Fugitive Catalan separatist leader Clara Ponsatí released after being arrested in Spain
Ponsatí returned to Catalonia after five years of exile in Scotland and Belgium, despite an outstanding arrest warrant.
Pro-independence Junts per Catalunya (Together for Catalonia) MEP, Clara Ponsatí, has been released after being arrested on Tuesday for several hours in Barcelona, where she was giving a press conference.
Earlier this week she returned to Catalonia after more than five years of exile in Scotland and Belgium, despite the arrest warrant issued by the Spanish Supreme Court over a failed independence bid for Catalonia.
Hours after her release, Ponsatí flew to Brussels for a European Parliament meeting but must appear before court on 24 April and be constantly trackable by Spanish authorities.
The MEP was serving in the Catalan government as a regional education minister when it declared independence from Spain in October 2017.
She faces charges of disobeying the law for helping stage the ilegal independence referendum.
Previously she faced charges of sedition, which would have meant time in prison, but the recent reform of the Spanish penal code by the socialist government no longer classifies sedition as a crime.
Following this, the Spanish Supreme Court revised the indictments of referendum organisers who have not yet been tried and ruled that Ponsatí only faces a charge of civil disobedience.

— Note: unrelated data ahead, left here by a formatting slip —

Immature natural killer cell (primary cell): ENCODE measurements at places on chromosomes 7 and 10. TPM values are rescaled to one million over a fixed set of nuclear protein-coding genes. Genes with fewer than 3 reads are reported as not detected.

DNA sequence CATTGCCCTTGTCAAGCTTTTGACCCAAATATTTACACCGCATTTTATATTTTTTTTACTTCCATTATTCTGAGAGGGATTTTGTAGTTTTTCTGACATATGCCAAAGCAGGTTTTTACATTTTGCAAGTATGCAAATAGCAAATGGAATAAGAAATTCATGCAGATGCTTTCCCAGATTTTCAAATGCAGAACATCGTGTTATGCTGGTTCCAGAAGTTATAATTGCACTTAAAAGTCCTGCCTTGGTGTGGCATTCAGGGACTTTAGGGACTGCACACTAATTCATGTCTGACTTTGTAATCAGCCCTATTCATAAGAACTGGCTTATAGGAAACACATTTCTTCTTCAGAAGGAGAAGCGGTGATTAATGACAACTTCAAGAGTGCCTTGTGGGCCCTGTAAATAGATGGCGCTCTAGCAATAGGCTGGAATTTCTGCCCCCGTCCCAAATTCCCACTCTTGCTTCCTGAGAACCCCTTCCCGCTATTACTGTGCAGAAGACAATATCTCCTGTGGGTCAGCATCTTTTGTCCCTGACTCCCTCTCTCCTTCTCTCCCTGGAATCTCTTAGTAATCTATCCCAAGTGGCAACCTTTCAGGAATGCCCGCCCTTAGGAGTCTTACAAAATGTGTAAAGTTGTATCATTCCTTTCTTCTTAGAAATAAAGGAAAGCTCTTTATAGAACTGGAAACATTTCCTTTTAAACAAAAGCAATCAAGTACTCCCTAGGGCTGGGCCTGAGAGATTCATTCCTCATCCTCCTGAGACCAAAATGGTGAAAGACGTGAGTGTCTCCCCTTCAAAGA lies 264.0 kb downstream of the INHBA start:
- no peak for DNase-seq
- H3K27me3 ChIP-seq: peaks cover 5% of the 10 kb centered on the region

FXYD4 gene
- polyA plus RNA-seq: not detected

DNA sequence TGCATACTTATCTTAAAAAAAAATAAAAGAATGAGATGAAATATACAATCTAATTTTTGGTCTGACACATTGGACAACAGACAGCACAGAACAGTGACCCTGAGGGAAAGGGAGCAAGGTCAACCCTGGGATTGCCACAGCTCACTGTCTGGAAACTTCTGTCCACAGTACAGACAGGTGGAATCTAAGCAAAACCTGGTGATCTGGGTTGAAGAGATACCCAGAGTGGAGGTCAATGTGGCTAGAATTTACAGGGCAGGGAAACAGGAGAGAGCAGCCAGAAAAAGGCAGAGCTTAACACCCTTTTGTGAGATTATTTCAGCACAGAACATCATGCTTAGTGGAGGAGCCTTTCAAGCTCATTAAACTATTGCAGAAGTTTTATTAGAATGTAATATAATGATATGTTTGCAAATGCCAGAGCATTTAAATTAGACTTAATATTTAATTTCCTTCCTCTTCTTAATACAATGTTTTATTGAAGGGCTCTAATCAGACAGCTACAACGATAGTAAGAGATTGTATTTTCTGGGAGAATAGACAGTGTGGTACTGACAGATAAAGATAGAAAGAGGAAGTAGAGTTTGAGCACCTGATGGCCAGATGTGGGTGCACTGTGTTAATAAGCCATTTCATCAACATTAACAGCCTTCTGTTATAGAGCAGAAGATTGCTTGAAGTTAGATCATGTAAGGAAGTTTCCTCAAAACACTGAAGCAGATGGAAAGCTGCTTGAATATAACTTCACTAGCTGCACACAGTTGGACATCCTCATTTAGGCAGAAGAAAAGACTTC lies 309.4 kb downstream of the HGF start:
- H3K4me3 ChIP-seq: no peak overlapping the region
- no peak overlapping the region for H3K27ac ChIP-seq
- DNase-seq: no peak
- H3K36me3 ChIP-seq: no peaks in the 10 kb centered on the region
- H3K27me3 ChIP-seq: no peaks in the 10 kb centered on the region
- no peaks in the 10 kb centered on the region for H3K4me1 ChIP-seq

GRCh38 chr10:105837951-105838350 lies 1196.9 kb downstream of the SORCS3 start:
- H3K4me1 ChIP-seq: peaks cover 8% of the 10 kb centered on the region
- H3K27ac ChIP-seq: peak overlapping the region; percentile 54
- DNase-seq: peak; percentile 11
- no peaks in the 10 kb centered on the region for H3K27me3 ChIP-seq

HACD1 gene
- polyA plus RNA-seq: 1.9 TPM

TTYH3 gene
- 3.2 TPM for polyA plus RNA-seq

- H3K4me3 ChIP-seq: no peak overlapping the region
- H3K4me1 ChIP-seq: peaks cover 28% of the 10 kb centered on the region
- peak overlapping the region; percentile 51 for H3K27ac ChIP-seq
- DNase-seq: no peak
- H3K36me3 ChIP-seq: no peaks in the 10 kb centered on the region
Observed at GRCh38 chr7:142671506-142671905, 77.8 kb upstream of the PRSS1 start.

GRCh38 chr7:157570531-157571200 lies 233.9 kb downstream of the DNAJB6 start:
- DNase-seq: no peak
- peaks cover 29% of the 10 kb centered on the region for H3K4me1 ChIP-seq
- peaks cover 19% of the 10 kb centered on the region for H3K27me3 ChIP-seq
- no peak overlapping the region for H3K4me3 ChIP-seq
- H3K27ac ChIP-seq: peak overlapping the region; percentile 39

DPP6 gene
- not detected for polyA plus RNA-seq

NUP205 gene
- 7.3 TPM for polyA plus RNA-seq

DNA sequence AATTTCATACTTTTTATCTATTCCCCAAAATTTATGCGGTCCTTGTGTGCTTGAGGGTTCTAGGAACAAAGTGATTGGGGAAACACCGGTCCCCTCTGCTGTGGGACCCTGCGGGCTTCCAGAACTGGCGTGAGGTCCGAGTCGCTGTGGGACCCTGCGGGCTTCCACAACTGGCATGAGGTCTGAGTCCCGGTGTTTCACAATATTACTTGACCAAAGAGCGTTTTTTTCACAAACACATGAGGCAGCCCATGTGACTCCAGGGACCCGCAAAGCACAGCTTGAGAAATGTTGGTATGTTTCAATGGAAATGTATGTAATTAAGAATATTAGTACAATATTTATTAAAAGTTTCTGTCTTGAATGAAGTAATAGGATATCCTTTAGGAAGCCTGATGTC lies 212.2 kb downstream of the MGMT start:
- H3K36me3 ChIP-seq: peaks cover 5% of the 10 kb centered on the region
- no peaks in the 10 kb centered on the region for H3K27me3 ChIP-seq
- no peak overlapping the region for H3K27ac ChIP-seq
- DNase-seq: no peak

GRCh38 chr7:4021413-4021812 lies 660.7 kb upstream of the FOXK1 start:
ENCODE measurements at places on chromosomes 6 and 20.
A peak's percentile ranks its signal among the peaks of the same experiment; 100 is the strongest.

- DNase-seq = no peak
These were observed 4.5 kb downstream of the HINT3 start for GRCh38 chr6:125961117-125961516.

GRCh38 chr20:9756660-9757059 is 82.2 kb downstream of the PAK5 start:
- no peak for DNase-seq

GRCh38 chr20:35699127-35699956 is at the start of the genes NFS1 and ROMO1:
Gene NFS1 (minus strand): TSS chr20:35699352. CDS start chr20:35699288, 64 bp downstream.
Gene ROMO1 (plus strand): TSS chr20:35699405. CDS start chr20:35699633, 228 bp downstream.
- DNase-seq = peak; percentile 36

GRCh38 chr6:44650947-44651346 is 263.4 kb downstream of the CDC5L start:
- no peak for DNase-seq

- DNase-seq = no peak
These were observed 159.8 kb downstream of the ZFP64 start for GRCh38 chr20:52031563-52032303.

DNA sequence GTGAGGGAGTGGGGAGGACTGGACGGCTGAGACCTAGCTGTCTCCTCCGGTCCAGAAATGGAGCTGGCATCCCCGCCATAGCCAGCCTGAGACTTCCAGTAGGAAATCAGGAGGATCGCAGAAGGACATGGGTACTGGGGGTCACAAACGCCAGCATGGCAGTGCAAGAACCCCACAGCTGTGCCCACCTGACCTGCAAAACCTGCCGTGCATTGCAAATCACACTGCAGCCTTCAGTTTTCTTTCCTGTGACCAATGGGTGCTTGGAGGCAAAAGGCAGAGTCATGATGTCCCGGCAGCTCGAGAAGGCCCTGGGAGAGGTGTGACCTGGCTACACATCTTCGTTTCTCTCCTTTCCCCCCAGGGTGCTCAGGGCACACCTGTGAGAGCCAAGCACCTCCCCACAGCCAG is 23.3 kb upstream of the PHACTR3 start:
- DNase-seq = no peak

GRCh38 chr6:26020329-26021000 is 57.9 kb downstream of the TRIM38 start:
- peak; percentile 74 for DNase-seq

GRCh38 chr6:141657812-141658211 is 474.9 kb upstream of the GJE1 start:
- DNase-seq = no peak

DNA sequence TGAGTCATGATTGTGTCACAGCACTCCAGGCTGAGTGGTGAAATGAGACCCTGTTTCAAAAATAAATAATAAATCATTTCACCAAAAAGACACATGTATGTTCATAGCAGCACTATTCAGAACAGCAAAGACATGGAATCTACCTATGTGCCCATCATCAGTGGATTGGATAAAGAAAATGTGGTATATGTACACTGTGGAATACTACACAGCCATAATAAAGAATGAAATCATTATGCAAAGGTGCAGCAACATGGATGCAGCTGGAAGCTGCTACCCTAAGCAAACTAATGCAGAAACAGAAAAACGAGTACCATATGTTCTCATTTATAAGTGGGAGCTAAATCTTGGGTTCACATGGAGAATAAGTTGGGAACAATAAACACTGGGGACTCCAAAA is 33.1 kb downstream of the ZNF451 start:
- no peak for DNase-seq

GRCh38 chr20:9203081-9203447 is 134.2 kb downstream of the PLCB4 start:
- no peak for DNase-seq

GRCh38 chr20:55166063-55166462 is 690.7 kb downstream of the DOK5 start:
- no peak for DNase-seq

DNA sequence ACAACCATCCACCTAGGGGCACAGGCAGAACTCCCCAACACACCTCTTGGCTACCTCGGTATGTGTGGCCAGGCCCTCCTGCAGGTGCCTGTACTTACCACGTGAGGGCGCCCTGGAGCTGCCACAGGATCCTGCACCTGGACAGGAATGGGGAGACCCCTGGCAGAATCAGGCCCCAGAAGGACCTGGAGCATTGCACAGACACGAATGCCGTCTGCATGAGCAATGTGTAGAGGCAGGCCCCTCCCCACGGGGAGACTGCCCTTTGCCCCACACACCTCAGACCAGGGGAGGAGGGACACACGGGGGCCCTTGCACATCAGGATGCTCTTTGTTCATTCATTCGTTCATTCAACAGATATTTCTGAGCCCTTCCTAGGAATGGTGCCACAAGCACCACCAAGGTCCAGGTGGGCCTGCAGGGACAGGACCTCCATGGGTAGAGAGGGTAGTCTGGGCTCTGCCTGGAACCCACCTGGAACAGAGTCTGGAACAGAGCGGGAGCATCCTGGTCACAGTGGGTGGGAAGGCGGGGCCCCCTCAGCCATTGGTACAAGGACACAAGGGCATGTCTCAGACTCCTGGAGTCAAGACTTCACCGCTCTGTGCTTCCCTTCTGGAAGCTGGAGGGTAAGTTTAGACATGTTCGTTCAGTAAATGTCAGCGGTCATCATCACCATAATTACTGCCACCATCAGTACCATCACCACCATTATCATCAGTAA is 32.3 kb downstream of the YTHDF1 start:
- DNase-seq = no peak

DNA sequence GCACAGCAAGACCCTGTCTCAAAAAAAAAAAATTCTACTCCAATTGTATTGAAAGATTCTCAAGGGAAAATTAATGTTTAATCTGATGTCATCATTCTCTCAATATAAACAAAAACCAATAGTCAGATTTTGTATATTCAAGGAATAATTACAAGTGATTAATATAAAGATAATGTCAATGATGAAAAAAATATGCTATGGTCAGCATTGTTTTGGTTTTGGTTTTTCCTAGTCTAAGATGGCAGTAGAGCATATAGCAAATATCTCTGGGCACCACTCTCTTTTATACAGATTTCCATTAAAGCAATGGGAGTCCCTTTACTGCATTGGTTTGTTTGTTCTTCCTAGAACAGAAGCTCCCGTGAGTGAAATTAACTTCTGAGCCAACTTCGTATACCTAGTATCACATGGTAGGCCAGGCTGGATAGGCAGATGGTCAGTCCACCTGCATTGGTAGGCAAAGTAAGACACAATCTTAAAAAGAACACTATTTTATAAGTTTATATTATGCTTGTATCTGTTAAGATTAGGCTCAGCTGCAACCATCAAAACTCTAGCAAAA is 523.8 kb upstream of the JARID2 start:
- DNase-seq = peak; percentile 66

As this is a non-jailable offense, authorities said Ponsatí would never have been arrested if she had appeared in court as soon as she arrived in Spain.
After being taken by the Mossos d’Esquadra, Catalonia’s regional police force, she tweeted that she was “ilegally arrested”.
The former Catalan leader also argues that she could not be arrested due to the provisional immunity she has because of her status as a Member of the European Parliament.
Spain’s Supreme Court rejects this saying the charges against her and other Catalan politicians who fled Spanish justice in 2017, Carles Puigdemont amongst them, date from before they were elected to the body.
Her return to Spain comes at a key moment, just two months before regional elections. Unity within the pro-independence political parties was shattered last year when the regional coalition collapsed.
While Esquerra Republicana (the Republican Left) still heads the regional government and has held negotiations with Spain’s socialist government on resolving the dispute, Junts per Catalunya has lost political influence in Catalonia.
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